“We had a fully virtual offseason last year and we held each other accountable to do the work it took to win,” the Buccaneers’ statement wrote, “and we plan to do it again.” 

The Lions referenced the state of Michigan in their statement, and how they have been hit hard by the pandemic. The franchise says guidance from medical experts indicates they should play it safe again this offseason.

“Players on our team are proud to support other players across the league in making an informed decision about their health and safety, guided by the facts and support from our union.”

As for the Patriots, their statement notes that “many” of the players “will be exercising our right to not attend voluntary workouts this offseason.” 

“While we understand that some players will need to go for various reasons and some safety measures have been put in place, we also know that NFL players have a choice which our union bargained for. We saw health and safety benefits that a fully virtual offseason had on our fellow players last year. As experienced professionals who love the game, we know how to prepare our minds and bodies for an NFL season and look forward to working hard in pursuit of a Super Bowl this upcoming season.”

The NFL issued a memo encouraging players and personnel to get vaccinated. And while it is not mandatory, any team employee who refuses a vaccination without “bona fide medical or religious ground” will have restricted access within the team facility and can not work directly with players, according to CBS Sports’ Jonathan Jones. The NFL believes that vaccinations will make it easier to return to normalcy as far as the workplace is concerned. That includes the possibility of no on-site testing, no mask wearing and no tracking devices, per ESPN’s Adam Schefter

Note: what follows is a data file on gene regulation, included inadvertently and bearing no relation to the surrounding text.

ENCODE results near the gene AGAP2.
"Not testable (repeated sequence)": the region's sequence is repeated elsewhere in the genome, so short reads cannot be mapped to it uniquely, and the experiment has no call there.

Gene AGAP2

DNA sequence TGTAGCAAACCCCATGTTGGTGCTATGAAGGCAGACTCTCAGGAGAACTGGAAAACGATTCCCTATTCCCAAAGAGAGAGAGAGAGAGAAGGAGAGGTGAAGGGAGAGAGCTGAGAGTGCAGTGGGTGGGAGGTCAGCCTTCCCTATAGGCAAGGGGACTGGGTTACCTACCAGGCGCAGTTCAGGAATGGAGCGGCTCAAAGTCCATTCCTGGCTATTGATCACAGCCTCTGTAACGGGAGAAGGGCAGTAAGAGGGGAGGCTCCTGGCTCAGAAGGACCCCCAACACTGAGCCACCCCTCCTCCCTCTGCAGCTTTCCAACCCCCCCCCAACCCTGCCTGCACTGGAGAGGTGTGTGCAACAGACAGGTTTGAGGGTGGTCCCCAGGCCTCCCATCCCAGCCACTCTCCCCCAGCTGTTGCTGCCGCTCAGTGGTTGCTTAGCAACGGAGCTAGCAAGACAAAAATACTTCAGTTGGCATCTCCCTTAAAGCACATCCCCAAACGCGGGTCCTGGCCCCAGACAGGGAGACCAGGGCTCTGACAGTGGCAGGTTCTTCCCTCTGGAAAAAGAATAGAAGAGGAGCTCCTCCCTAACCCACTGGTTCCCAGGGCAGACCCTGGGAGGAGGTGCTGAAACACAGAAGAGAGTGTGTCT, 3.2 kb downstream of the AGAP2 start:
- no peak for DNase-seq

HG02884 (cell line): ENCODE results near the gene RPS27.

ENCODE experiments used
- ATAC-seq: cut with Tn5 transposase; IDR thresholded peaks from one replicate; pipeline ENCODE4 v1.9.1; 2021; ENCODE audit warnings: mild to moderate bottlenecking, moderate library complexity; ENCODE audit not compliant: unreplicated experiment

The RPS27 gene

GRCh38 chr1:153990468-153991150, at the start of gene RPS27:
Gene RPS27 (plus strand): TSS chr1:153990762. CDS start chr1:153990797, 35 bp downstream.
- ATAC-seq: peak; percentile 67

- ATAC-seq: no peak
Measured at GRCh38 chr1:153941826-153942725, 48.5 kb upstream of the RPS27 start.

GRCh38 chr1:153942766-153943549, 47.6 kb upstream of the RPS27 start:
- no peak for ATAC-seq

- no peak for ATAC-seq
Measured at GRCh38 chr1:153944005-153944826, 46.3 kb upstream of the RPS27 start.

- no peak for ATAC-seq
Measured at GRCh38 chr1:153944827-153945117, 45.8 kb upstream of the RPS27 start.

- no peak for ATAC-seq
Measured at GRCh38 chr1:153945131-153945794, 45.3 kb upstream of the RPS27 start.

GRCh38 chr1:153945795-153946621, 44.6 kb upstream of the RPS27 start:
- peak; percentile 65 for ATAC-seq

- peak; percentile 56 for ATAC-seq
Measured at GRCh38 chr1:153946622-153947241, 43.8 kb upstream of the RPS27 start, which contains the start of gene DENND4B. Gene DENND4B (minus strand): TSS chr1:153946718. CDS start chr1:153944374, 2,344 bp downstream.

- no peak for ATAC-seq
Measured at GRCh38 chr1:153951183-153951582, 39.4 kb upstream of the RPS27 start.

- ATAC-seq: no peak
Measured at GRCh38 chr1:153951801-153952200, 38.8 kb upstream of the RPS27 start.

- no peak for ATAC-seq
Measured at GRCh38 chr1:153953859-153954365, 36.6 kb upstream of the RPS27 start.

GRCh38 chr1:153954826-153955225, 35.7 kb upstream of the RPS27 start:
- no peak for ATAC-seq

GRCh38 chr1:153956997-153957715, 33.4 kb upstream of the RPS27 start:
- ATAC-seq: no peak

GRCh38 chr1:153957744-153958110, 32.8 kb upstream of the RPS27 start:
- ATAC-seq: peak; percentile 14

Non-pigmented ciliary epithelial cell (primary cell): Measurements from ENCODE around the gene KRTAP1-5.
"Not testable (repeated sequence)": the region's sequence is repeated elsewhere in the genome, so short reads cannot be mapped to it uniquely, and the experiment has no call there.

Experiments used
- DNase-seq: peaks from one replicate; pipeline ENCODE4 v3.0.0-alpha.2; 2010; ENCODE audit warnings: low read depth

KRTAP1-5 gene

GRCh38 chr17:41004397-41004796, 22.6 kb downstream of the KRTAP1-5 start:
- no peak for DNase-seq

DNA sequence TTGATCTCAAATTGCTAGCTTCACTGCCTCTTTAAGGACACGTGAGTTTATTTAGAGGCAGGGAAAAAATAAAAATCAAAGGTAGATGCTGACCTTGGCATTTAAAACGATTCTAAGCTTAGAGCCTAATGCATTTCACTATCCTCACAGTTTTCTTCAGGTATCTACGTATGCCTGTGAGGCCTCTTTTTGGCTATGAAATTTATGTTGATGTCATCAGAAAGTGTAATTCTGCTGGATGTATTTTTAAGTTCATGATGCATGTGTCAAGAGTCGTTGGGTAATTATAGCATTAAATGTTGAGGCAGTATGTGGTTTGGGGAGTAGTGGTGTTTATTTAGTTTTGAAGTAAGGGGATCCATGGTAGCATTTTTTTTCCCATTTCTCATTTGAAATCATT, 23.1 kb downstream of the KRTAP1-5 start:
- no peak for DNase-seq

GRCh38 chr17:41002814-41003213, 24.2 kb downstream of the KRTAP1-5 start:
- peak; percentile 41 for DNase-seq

Despite the ongoing pandemic, NFL commissioner Roger Goodell recently said that he expects full stadiums for the 2021 season. The NFL recently went forward on having a 17-game regular season for the first time while reducing the preseason to three games. Later this month, the NFL will have an in-person draft in Cleveland after having a virtual draft last spring. Select draft prospects will be in Cleveland for the draft, while teams will be permitted to have social distant draft rooms